Researching for the books I write leads me down interesting trails. I have to admit I'm guilty of meandering off the topic. I can’t resist learning more about the Old West. Today I’ve been looking at home photos for another book. I needed a nice one to put on Pinterest, but came across intriguing information on sod houses.
|Victorian home in Pacific Grove, California|
from Deposit Photo
Some things about modern houses are consistent: indoor plumbing, electricity, air-conditioning, central heating, windows, and doors that seal. This list is of things that are important to me and probably to you. Consider the pioneers moving west and making their home from whatever the land offered them. They were so eager for a fresh start and their own land that they endured many hardships. Entire families crowded into homes the size of a room. How hopeful of the future they must have been.
Paintings usually show early settlers living in a log cabin. That wasn't necessarily accurate. Where I mostly lived growing up was Lubbock in West Texas. There were no trees. Well, now there are trees because residents have planted them, but the land was pretty bare when Anglos arrived—except in the canyons where there was water.
The first Anglos to settle in America’s massive Great Plains would have had to live in tents, covered wagons, or sod houses. I’ve seen sod houses, or soddies, in museums, but I’ve never seen one in which someone was living. They could be dug into a hill (called a "dugout"). Another style was partly dug and then built up from about three or feet (see photo above). This makes me think there would be trouble when it rained. One style was where the home was completely dug and then a roof was added as in the photo below. Another style was built on top of the ground from cut sod. From what I’ve researched, there were numerous problems with all of them.
Imagine eating dinner in a soddie and having a snake drop onto the table. Euww! I read of this happening while someone was visiting a family in a soddie. The matriarch speared the snake, dispatched, and continued the meal as if nothing had happened. I suppose she was used to this happening, but the visitor was shocked.
Some soddies were lined with cheesecloth to prevent that sort of uninvited guest. I’ve read tales of people watching bugs crawl inside the cheesecloth. Euww again!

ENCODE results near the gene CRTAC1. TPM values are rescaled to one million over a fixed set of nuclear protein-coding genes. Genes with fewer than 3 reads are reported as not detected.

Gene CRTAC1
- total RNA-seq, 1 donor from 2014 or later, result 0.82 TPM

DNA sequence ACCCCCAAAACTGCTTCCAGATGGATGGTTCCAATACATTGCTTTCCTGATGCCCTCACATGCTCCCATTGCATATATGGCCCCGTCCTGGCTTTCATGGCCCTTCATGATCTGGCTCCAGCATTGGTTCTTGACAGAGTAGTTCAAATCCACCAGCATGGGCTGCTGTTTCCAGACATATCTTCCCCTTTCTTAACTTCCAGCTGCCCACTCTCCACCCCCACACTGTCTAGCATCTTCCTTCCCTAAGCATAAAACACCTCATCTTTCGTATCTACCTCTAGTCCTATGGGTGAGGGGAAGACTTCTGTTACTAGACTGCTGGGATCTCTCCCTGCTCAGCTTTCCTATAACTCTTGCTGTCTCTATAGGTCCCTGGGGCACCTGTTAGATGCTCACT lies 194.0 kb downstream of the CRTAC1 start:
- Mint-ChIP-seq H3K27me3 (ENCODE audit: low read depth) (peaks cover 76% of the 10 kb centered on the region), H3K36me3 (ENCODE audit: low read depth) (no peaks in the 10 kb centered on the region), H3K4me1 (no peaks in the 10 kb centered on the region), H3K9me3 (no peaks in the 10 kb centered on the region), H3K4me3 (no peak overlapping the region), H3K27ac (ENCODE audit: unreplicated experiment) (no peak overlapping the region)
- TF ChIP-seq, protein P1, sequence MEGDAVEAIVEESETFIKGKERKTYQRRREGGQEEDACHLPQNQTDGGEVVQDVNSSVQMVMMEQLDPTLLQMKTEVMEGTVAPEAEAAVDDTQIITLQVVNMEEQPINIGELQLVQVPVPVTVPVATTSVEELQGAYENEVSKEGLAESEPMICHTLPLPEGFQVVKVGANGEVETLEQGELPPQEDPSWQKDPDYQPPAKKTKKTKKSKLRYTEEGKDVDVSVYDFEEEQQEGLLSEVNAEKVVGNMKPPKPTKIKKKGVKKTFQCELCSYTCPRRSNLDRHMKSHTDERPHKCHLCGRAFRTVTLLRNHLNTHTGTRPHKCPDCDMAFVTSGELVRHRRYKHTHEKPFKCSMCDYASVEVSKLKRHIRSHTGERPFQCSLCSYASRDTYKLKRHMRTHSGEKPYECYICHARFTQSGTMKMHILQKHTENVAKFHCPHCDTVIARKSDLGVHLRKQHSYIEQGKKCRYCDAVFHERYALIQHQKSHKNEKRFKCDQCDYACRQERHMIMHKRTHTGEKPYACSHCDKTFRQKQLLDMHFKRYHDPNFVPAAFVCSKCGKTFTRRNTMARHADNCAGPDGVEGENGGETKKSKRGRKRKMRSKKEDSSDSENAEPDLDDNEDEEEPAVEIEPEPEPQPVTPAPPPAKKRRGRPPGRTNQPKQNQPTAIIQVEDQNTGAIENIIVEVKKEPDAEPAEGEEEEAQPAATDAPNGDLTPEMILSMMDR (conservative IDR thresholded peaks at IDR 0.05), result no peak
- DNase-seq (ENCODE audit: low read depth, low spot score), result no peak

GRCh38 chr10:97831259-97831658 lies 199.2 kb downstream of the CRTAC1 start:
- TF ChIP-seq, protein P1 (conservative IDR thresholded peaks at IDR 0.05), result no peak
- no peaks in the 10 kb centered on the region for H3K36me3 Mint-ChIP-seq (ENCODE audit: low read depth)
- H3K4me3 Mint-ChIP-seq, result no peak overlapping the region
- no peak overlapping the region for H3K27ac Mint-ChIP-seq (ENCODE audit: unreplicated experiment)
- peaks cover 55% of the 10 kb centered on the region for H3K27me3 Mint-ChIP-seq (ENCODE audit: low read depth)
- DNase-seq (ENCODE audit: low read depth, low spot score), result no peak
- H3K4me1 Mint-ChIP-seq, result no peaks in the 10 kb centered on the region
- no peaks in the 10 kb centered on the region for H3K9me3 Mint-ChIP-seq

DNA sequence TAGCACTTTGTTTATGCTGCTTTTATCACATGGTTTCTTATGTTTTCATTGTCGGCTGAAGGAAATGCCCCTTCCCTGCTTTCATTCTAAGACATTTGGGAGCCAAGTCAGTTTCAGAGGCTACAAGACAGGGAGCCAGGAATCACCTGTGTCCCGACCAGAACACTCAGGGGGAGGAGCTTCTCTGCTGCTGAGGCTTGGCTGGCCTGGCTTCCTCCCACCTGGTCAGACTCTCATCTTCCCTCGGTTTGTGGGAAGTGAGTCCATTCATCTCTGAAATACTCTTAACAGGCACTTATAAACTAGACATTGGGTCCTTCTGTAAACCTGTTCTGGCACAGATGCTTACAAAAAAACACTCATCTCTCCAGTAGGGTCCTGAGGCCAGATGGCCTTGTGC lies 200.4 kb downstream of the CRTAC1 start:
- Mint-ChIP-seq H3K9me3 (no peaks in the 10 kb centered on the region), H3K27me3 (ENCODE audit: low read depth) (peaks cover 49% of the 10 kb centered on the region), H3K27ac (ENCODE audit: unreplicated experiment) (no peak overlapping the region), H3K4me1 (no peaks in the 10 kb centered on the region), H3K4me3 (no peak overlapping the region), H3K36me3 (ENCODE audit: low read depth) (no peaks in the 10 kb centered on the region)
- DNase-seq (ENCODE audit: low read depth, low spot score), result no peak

Folks occasionally whitewashed the inside of the soddie to
limit falling dust and brighten the interior. Unfortunately, the whitewash was
made primarily of slaked lime and chalk. Many people were allergic to the
|Soddie in Kansas|
There are six in the photo and
another sod home in the background. I wonder
how many live in that tiny house.
I suspect people with allergies didn’t last long in that environment. One of the stories from my ancestors includes that of a boy whose asthma turned into pneumonia and the family had to move him into a tent outside the sod house. He survived and the family eventually was able to afford a typical frame home.
|Sod home taking advantage of the rolling prairie|
The elaborateness of the sod home varied due to the builders. Some were made of sod formed into bricks and constructed into a fairly stable structure. Most were simple and—to my mind—unsatisfactory. However, I have read accounts stating they were cool in summer and snug in winter. Compared to the later hastily thrown up wooden homes, perhaps they were better.
In our family is the story of one of my relatives and his brother staying in a boarding house one winter. They weren’t that far from home but had stopped due to strong wind and a coming snowstorm in which they were afraid to travel at night. The sturdy female owner brought them the thickest duvet they’d ever seen. The brothers told her they really didn’t need that because of the blankets. The woman told them they would before morning. Sure enough, when they woke the next morning, they were dusted with snow that had blown through the cracks in the walls and around the windows. There was even snow on their eyelashes. Hmmm, maybe a soddie would have been warmer. ☺
|Dugout on the Oklahoma PrairieDo you suppose all six and the baby live in that home?|
(courtesy Oklahoma Historical Society)
A friend told of her great-grandmother Jane living in a soddie. While Jane’s sons and husband were working in the field out of sight, two bulls got into a fight on the roof. Dust drifted down into the home and she feared the animals would fall through. They didn’t but that must have been a terrifying event for a lone woman with two small girls to protect. In fact, being an early settler must have been an ordeal that required grit and resourcefulness every day.
|Apparently, the sod bricks were durable|
I don’t know how you feel, but I’m grateful for my mid-twentieth-century-built brick home. The weather outside is hot, but here at the computer in my little pink writing cave, I’m cool and comfortable. Electricity provides for the climate controlled interior, the computer, and the music playing while I write. Hero has brought me my favorite beverage, a Cherry Dr Pepper, in my favorite glass (you see why I call him Hero).
I positively love writing and reading about the Old West, but I’m so glad I live today instead of then!
Coming July 15 is SNARE HIS HEART, book 5 of the Loving A Rancher series for Debra Holland’s Montana Sky Series at Kindle World.
Check out her Amazon author page and her website at http://www.carolineclemmons.com. Sign up for her newsletter and receive a FREE novella, HAPPY IS THE BRIDE.